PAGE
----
Angela Heine and colleagues have written an article called: What the eyes already ‘know’: using eye movement measurement to tap into children’s implicit numerical magnitude representations. The article has recently been published in Infant and Child Development. The authors make interesting links between eye movements and childrens understanding of numbers. Here is the abstract of their article:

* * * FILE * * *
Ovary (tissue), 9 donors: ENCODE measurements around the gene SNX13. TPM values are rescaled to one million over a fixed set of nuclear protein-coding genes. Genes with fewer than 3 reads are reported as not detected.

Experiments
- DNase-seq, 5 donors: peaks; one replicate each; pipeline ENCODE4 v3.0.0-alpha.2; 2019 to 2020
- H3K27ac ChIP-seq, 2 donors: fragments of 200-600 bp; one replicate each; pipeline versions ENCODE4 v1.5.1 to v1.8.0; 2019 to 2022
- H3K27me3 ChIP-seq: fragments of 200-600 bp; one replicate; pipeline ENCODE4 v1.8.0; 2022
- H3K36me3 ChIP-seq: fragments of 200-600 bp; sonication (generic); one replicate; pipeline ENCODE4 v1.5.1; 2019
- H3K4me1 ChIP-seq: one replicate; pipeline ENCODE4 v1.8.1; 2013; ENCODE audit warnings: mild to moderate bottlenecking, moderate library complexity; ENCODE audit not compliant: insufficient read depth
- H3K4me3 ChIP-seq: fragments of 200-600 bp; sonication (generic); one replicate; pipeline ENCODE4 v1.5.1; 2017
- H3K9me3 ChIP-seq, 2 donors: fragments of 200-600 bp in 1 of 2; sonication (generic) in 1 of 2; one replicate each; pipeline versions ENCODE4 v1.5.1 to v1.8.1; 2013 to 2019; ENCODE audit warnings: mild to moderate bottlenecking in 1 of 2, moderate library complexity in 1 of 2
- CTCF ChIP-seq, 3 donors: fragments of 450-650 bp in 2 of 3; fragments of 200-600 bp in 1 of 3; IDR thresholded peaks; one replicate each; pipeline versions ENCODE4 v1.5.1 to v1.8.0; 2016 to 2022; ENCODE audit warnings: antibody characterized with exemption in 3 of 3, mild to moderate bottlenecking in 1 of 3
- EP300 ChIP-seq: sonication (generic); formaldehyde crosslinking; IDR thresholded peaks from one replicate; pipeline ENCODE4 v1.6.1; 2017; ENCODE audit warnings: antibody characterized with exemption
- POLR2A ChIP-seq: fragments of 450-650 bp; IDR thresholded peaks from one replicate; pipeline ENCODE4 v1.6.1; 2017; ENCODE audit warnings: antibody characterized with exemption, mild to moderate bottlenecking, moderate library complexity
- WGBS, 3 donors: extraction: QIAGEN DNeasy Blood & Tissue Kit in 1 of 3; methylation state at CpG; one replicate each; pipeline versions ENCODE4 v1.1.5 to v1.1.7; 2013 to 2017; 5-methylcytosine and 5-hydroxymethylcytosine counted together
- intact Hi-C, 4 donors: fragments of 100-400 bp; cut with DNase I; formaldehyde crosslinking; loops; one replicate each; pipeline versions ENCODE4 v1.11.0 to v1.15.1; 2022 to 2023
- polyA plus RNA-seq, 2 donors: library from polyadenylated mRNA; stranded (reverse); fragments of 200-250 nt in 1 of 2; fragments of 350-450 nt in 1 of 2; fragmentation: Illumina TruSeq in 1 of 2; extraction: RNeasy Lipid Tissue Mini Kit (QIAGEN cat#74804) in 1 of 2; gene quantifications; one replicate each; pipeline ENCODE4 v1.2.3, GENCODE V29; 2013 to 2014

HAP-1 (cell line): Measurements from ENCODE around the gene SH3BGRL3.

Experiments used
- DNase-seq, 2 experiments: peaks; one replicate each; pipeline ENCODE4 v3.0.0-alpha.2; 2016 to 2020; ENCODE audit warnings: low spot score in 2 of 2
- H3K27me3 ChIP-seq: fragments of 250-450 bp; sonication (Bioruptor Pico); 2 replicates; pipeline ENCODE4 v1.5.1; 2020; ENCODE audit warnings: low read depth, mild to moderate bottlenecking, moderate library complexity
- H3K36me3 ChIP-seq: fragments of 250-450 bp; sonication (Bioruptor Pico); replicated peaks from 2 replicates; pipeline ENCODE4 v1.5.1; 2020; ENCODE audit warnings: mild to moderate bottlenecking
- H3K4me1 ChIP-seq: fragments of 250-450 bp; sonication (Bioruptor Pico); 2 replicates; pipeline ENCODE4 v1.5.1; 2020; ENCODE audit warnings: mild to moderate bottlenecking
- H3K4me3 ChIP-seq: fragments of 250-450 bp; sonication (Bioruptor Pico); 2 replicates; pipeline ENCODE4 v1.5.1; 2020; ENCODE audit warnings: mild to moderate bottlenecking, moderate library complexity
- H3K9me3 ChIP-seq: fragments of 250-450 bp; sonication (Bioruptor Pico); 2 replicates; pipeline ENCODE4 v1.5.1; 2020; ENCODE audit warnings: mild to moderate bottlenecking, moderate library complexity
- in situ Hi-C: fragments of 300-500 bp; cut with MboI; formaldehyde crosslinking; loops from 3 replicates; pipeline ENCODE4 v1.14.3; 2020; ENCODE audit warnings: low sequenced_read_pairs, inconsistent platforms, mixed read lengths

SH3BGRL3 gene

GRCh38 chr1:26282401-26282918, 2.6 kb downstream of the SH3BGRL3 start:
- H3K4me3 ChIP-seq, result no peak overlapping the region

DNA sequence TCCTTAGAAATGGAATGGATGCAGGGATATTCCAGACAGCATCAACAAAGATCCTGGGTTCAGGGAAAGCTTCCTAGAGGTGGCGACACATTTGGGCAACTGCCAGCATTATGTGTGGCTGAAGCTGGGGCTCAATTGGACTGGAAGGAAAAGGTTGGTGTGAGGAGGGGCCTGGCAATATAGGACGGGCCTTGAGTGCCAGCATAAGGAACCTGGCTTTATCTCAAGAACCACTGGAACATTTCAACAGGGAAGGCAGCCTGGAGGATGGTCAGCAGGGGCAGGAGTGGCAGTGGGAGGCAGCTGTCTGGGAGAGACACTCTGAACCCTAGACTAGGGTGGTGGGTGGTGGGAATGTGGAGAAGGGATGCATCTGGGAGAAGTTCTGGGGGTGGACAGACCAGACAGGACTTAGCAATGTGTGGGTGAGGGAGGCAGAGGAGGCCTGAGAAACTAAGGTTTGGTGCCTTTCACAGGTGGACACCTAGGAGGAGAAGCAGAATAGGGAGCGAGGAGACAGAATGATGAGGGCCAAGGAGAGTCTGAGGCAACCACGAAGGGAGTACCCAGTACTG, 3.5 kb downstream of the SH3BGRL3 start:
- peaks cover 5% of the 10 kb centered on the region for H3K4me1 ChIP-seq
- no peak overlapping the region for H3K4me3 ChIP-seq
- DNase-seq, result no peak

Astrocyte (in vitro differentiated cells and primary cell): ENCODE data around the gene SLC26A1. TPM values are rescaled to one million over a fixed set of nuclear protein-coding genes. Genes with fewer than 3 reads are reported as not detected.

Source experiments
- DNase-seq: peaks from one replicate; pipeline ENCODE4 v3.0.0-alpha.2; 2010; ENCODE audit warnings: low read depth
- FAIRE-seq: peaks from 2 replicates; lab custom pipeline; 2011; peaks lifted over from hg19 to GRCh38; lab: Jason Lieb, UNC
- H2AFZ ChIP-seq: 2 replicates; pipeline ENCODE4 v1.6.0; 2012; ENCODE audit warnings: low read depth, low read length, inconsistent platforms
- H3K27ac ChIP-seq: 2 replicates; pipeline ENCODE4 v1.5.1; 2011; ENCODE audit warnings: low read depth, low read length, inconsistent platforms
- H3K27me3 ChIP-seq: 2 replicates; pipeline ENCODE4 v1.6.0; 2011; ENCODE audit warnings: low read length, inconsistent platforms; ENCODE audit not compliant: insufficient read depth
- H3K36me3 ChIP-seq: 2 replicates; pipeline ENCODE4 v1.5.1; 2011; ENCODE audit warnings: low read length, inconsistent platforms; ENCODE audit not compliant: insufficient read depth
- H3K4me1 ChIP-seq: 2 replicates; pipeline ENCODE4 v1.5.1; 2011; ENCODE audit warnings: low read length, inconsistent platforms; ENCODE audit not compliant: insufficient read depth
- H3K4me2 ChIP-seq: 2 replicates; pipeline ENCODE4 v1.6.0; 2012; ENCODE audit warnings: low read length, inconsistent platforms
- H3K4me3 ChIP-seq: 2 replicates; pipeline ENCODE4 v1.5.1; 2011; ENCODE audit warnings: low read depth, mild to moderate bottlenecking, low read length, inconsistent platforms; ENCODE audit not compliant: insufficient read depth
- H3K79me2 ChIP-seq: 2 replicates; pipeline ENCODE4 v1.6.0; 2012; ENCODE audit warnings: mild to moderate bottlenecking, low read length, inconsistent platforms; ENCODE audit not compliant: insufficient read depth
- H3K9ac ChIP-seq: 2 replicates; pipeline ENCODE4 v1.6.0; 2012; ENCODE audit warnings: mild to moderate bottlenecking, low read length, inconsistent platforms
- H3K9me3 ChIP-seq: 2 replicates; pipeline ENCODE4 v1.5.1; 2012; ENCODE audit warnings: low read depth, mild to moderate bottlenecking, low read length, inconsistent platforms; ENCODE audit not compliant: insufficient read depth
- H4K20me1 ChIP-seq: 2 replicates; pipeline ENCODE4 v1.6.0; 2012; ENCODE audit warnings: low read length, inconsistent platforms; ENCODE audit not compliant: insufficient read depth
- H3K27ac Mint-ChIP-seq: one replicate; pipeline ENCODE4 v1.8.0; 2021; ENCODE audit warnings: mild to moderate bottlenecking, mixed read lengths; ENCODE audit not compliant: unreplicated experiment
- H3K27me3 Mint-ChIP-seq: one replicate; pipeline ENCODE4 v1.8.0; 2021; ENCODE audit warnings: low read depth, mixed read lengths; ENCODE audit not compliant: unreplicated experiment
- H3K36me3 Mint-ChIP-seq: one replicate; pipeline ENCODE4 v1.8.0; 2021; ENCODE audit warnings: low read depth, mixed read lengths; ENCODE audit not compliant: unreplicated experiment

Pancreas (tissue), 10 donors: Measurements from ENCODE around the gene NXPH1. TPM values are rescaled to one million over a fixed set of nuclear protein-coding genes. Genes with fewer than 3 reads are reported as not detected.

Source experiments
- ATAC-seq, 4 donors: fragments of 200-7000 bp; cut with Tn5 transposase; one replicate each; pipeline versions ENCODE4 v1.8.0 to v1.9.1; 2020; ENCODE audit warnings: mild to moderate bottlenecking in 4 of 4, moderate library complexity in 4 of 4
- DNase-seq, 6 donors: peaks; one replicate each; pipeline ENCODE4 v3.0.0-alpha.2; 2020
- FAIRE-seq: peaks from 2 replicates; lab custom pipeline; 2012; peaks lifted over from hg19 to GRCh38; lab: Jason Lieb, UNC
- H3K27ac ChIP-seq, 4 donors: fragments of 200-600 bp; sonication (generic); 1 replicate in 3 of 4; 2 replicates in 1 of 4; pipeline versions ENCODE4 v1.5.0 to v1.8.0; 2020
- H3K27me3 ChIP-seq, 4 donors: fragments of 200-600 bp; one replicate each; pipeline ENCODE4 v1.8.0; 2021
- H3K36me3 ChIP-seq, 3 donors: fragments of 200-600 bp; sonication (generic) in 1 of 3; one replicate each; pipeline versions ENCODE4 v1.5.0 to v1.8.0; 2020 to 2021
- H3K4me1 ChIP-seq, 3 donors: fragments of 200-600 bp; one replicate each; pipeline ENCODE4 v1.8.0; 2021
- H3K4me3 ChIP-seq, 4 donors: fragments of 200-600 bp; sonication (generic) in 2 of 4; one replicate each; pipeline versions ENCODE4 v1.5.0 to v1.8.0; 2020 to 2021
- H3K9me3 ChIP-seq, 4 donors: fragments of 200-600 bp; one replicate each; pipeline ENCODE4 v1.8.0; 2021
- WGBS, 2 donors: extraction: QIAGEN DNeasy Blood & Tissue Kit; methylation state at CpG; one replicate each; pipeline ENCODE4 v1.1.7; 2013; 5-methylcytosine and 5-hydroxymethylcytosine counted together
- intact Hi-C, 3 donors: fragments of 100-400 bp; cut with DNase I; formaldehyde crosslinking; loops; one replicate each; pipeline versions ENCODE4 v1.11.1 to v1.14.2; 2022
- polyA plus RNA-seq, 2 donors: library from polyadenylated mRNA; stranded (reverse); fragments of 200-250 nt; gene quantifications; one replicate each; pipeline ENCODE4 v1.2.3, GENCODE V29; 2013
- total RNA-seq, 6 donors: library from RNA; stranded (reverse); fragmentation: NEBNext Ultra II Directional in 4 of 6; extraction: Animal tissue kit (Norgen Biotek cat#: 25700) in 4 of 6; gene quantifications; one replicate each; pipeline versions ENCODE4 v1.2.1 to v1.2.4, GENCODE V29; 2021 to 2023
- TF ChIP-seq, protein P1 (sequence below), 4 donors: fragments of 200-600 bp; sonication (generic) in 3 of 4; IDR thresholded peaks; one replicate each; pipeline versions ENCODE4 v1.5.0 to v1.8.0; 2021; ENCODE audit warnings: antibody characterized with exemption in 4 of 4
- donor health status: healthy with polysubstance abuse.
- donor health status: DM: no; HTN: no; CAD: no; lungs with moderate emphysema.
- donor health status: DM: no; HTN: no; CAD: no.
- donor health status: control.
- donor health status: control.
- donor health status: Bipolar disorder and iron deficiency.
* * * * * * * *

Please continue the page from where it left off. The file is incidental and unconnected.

To date, a number of studies have demonstrated the existence of mismatches between children’s implicit and explicit knowledge at certain points in development that become manifest by their gestures and gaze orientation in different problem solving contexts. Stimulated by this research, we used eye movement measurement to investigate the development of basic knowledge about numerical magnitude in primary school children. Sixty-six children from grades one to three (i.e. 6-9 years) were presented with two parallel versions of a number line estimation task of which one was restricted to behavioural measures, whereas the other included the recording of eye movement data. The results of the eye movement experiment indicate a quantitative increase as well as a qualitative change in children’s implicit knowledge about numerical magnitudes in this age group that precedes the overt, that is, behavioural, demonstration of explicit numerical knowledge. The finding that children’s eye movements reveal substantially more about the presence of implicit precursors of later explicit knowledge in the numerical domain than classical approaches suggests further exploration of eye movement measurement as a potential early assessment tool of individual achievement levels in numerical processing.